Research Awards

Sohail Daulat

First Place
Sohail Daulat, physiology undergraduate, UArizona College of Medicine – Tucson
Topic: Evaluation of Educational Material for Low Literacy Populations
Public Health raises my awareness about the barriers that communities face and the cyclical nature of worsening inequities. As a future health professional, I want to have a greater understanding of these barriers, so that I can build stronger relations with my patients and have a more knowledgeable background. Additionally, I want increase access to resources, such as health care, education, and technology, for underserved communities. I aspire to become a surgeon without borders, to be able to practice medicine and conduct surgeries in communities where they cannot afford the procedure or lack access to a surgical clinic.

Erika Austhof, MPH

Second Place
Erika Austhof, MPH, Epidemiology PhD student
Topic: Health and economic benefits are motivations for individual climate action
I believe that public health is the best way to make the largest positive impact on the health and wellness of greatest number of people, and I’m passionate about using the tools of public health to improve lives. Looking ahead, I plan to run my public health consulting business, Aengle Consulting, full time once I graduate. At Aengle I support public health organizations and professionals to make effective and empowered decisions using their data.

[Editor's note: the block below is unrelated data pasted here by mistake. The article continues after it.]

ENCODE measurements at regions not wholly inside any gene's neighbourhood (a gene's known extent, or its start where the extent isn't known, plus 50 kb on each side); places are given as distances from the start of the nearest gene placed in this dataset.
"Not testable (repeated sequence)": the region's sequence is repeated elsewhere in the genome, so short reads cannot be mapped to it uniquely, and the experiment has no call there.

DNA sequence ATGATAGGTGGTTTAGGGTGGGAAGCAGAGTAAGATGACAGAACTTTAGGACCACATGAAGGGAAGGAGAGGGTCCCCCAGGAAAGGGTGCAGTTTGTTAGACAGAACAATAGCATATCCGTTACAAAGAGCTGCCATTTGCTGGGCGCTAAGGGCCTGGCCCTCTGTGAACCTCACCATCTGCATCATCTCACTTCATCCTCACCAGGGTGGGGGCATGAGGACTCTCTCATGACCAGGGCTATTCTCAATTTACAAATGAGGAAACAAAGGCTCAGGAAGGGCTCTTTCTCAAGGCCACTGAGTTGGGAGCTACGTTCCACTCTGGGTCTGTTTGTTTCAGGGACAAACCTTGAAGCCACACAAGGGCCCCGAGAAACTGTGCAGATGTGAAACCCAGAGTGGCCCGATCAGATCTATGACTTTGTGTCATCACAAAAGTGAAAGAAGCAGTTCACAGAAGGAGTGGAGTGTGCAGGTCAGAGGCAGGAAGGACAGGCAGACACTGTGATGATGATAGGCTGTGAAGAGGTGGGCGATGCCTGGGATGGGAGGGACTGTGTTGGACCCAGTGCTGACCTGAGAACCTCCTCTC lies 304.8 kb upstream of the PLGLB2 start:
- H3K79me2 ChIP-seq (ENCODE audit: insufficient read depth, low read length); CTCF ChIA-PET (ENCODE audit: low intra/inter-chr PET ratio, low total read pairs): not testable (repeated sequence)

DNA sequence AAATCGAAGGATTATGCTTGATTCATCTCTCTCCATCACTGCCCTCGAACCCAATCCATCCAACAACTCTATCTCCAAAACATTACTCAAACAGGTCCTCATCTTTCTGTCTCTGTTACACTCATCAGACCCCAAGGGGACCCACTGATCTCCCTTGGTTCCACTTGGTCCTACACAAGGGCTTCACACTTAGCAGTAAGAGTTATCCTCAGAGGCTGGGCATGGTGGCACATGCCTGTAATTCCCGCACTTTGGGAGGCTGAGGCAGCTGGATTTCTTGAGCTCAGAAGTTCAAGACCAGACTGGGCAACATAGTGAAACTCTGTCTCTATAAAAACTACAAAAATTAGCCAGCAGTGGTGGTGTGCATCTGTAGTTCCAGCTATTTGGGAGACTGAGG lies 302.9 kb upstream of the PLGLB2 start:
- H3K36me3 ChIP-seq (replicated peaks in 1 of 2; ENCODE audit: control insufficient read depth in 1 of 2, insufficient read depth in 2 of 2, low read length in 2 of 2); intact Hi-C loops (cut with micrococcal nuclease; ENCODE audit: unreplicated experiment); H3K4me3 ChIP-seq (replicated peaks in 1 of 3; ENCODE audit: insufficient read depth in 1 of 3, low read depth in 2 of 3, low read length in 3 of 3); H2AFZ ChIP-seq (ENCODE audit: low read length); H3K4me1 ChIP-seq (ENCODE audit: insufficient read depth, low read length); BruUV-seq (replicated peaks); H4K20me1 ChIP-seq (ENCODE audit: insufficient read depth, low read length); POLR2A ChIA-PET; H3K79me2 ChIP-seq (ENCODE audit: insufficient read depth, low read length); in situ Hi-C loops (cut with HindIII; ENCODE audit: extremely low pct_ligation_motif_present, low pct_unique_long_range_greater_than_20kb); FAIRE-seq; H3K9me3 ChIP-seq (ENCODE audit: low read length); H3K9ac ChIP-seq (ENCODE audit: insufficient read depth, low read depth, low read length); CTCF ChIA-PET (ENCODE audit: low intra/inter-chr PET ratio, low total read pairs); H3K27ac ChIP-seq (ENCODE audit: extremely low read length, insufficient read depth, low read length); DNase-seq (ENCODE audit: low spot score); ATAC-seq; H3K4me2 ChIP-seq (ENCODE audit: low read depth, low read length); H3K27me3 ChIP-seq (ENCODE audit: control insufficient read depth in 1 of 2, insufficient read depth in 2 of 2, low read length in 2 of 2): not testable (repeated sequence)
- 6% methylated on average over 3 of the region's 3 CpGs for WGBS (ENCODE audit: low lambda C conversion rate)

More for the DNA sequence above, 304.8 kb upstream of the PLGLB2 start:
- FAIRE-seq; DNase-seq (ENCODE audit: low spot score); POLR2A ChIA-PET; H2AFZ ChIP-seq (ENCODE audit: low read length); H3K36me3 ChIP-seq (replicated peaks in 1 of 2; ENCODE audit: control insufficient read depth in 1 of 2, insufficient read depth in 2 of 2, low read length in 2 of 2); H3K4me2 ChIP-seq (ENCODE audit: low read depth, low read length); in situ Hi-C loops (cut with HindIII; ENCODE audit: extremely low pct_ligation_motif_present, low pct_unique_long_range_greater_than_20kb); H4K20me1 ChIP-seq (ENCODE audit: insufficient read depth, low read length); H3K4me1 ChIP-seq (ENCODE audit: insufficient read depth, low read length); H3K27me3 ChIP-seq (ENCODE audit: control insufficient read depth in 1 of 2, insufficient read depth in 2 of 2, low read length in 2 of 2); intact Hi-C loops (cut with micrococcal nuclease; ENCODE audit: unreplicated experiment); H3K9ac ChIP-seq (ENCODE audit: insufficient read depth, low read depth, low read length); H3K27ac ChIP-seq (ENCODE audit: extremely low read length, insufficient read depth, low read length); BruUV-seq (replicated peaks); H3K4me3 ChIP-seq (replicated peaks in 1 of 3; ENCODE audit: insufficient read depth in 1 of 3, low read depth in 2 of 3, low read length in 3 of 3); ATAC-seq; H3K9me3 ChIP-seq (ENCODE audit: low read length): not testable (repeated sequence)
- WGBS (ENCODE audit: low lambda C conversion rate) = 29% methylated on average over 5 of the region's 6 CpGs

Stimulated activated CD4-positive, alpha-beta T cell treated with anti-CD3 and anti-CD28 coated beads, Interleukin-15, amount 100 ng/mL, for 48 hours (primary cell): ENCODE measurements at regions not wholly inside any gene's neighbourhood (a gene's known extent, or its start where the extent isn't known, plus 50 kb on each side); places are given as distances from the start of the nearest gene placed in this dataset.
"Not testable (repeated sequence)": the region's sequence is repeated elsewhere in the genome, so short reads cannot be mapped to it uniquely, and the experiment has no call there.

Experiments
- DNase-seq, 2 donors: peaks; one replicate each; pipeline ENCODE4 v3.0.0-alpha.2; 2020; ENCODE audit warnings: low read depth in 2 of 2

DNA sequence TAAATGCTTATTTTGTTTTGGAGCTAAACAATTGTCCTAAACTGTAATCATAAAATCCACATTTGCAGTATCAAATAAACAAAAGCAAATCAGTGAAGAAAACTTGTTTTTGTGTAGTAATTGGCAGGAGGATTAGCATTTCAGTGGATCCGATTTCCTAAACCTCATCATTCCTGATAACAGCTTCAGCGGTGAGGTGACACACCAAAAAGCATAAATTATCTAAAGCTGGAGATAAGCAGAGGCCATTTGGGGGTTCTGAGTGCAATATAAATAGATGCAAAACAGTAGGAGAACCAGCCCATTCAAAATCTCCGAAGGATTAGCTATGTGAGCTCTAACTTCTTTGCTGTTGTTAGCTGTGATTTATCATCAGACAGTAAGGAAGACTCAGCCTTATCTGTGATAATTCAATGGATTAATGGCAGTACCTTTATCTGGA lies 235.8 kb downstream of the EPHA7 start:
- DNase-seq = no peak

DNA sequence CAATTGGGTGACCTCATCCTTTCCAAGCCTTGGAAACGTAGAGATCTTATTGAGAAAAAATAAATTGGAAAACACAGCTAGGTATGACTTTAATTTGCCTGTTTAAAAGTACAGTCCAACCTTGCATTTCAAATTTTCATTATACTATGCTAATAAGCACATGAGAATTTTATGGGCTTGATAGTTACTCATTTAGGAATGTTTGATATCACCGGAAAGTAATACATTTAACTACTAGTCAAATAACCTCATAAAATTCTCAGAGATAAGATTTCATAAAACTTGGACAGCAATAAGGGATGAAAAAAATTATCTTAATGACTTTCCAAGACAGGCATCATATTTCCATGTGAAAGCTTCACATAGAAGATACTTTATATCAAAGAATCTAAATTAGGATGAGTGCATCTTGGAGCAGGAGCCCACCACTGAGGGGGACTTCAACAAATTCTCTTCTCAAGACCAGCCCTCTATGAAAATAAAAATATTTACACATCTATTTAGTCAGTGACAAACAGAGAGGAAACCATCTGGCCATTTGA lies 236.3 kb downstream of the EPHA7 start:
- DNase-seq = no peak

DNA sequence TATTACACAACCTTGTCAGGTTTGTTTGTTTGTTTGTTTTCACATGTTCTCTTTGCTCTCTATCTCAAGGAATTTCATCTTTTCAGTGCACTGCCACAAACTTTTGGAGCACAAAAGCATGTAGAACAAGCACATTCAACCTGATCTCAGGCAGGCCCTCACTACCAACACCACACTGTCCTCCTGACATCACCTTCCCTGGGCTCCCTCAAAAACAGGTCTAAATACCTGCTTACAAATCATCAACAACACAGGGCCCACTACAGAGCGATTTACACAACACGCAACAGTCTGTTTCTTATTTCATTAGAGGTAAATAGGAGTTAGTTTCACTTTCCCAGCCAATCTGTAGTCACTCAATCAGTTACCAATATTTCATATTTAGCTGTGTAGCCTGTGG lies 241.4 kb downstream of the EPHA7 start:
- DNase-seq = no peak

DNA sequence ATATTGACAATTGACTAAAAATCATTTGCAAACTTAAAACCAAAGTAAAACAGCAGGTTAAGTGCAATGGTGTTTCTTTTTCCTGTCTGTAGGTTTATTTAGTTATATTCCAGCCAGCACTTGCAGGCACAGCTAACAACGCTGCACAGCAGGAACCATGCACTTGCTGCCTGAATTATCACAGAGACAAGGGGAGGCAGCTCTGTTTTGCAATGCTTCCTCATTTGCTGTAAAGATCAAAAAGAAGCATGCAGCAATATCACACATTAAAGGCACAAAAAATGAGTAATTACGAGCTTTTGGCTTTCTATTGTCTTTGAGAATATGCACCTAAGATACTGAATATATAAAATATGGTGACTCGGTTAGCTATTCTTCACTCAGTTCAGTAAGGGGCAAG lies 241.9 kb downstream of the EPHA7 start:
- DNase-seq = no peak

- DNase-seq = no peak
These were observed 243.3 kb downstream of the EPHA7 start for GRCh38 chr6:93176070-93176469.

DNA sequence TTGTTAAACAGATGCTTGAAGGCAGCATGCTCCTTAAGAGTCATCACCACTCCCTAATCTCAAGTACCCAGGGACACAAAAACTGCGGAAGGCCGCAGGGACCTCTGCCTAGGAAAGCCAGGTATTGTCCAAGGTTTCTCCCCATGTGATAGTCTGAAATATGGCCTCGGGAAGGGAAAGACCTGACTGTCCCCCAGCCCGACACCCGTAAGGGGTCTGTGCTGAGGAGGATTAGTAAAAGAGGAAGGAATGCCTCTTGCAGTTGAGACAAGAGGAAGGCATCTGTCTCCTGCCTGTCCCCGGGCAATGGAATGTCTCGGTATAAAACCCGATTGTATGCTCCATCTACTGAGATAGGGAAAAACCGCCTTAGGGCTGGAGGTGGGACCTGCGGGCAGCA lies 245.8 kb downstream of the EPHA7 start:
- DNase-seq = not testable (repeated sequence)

Priyanka Ravi

Third Place
Priyanka Ravi, PhD student in Health Behavior Health Promotion
Topic: From isolation to vaccination: School health staff pandemic experiences in Pima County, Arizona
I developed an interest in public health during my rural outreach activities. I found public health can be a very effective approach to address disparities and to improve the access to health care in disadvantaged populations and among rural communities. I would like to work on global health and cancer health disparity in lower-middle income countries.

Resilience Expertise from Across the University

Keynote speaker presentations on the topic of Resilience at the PHPF included Greg Collins, PhD, MPH, who gave a presentation titled The Rise of Resilience in International DevelopmentWilliam Simmons, PhD, MA, gave a presentation titled Resilience and Posttraumatic Growth among Rohingya Refugees in Bangladesh, and Nicole P. Yuan, PhD, MPH, gave a presentation titled Uncovering Resilience in Narratives from Young People Living in Southern Appalachian Communities.

This year’s pre-event activity highlighted a podcast hosted by MEZCOPH alumna Maria Guadalupe Valdez, MPH, called What’s Up Public Health. The podcast episode recorded for the Poster Forum, titled Building Resilience During COVID and Now, included a roundtable discussion among the Poster Forum judges, Dr. Mona Arora, PhD, MSPH, Dr. Conrad Clemens, MD, MPH, Zaida Dedolph, MPH, and Dr. Laura Gronewold, PhD. Listen to the episode here!

In conclusion, we thank all the public health and healthcare professionals in our community for the work they have done over the past two years despite all the challenges! And we thank our students, staff, and faculty for continuing to promote public health and for their resilience in the face of adversity!